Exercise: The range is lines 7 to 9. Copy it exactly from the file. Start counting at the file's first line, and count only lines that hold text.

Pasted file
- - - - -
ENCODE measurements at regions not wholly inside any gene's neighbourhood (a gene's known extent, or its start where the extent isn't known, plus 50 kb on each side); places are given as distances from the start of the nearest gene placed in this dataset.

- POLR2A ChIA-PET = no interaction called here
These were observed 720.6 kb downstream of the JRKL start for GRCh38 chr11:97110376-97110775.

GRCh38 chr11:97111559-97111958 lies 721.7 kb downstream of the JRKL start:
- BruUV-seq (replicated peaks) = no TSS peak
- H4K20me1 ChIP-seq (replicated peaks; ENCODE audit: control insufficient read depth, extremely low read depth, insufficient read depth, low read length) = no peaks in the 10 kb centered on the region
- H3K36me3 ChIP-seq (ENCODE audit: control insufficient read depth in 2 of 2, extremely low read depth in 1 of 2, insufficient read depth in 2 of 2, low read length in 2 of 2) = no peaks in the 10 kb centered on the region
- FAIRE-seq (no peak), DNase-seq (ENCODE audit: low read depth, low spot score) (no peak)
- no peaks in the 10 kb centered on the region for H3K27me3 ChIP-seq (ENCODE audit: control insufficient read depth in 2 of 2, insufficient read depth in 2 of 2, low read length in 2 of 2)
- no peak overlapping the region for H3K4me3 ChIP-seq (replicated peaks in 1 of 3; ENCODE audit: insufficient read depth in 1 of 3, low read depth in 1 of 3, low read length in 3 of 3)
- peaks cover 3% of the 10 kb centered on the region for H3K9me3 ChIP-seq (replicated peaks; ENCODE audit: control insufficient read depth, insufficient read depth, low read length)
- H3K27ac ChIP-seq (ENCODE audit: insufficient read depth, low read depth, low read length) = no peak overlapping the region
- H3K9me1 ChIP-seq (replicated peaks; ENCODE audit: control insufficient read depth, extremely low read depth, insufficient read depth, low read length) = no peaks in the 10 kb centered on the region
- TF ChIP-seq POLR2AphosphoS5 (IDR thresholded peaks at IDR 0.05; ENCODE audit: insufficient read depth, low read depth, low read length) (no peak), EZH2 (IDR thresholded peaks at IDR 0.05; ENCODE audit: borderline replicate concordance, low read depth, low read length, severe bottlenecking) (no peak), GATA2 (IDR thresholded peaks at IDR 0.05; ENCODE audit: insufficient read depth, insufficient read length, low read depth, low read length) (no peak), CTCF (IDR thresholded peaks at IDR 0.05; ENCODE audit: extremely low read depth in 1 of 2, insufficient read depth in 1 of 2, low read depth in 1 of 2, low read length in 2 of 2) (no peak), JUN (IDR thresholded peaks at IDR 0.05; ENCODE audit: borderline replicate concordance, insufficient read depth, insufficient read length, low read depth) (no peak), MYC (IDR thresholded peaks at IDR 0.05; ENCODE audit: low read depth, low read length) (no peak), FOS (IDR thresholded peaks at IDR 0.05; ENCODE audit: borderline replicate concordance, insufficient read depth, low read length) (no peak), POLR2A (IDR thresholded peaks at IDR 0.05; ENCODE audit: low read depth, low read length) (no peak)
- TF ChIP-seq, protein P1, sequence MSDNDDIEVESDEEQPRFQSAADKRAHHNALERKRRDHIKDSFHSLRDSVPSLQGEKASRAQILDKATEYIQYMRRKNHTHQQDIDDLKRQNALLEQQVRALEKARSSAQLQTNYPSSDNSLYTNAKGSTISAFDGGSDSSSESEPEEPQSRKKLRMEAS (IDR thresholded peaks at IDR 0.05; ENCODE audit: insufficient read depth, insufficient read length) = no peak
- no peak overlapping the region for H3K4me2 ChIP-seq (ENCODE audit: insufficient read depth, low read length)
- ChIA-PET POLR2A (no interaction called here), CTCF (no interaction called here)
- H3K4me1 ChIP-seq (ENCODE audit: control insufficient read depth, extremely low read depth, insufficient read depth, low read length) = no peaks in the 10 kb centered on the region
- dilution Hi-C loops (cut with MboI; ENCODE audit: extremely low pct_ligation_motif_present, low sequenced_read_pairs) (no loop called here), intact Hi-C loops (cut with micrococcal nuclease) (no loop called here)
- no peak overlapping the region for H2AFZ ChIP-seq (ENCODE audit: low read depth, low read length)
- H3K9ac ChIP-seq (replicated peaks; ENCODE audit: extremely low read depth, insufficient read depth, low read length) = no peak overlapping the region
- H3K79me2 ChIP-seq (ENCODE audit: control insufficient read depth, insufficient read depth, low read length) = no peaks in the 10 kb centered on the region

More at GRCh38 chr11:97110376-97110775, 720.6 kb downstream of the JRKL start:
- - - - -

- H3K36me3 ChIP-seq (ENCODE audit: control insufficient read depth in 2 of 2, extremely low read depth in 1 of 2, insufficient read depth in 2 of 2, low read length in 2 of 2) = no peaks in the 10 kb centered on the region
- FAIRE-seq (no peak), DNase-seq (ENCODE audit: low read depth, low spot score) (no peak)
- no peaks in the 10 kb centered on the region for H3K27me3 ChIP-seq (ENCODE audit: control insufficient read depth in 2 of 2, insufficient read depth in 2 of 2, low read length in 2 of 2)